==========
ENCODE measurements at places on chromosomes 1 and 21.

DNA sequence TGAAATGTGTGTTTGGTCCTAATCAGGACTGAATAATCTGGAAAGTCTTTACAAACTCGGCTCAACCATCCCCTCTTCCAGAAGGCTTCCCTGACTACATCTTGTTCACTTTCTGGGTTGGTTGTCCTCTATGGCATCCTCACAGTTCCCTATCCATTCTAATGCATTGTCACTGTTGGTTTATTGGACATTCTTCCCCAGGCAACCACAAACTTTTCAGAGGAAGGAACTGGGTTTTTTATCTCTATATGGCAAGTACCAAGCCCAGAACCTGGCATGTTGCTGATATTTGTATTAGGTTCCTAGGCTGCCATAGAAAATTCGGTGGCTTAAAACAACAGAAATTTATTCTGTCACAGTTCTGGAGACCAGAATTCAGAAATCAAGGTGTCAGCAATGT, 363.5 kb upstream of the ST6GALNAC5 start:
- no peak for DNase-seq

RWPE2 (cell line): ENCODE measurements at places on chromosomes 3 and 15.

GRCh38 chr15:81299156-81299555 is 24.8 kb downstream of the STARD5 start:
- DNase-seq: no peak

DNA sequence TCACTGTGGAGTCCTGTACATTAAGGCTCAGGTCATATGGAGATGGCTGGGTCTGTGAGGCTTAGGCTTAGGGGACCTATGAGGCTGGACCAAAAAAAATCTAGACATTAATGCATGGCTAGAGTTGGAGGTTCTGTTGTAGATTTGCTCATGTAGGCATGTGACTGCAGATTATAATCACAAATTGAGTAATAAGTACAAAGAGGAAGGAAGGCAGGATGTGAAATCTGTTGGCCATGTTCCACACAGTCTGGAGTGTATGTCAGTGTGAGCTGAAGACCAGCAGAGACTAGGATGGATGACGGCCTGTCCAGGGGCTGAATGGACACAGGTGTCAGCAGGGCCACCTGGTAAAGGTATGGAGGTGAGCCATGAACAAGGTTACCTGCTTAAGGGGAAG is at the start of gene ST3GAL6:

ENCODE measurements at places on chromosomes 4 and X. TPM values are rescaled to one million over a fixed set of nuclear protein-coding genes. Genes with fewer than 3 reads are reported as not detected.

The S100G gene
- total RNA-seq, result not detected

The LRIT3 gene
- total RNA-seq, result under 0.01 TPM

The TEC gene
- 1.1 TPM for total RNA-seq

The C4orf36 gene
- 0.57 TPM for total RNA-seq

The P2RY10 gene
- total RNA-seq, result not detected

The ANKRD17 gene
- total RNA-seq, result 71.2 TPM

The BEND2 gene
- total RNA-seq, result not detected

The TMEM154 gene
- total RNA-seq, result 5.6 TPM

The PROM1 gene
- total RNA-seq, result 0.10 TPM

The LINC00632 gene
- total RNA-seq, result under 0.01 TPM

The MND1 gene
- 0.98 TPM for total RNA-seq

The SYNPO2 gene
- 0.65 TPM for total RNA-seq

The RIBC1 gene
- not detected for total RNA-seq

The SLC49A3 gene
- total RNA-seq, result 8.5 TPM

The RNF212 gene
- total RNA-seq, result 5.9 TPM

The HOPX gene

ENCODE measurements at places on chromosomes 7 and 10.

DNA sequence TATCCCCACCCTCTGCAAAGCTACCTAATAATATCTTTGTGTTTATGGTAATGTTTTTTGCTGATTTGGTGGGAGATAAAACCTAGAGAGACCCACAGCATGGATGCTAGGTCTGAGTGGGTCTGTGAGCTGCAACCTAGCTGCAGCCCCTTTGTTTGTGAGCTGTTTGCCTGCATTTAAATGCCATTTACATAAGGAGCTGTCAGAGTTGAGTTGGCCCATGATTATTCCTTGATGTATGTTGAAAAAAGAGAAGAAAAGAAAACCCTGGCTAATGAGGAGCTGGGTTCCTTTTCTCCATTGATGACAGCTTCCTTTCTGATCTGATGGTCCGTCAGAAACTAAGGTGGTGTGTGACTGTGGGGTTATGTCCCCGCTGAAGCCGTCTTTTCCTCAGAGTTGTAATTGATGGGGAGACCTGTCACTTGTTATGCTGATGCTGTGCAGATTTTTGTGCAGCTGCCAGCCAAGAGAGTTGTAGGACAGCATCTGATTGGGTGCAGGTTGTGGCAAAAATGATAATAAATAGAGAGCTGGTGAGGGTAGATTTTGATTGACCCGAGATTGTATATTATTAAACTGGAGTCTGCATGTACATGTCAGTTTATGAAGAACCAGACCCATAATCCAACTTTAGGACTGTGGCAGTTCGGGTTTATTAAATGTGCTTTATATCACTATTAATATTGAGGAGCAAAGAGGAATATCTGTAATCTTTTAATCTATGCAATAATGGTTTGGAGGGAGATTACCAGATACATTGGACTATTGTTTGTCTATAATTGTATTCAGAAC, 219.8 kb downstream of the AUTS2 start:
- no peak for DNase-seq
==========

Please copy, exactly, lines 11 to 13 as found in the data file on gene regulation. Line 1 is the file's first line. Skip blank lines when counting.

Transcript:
The LRIT3 gene
- total RNA-seq, result under 0.01 TPM

The TEC gene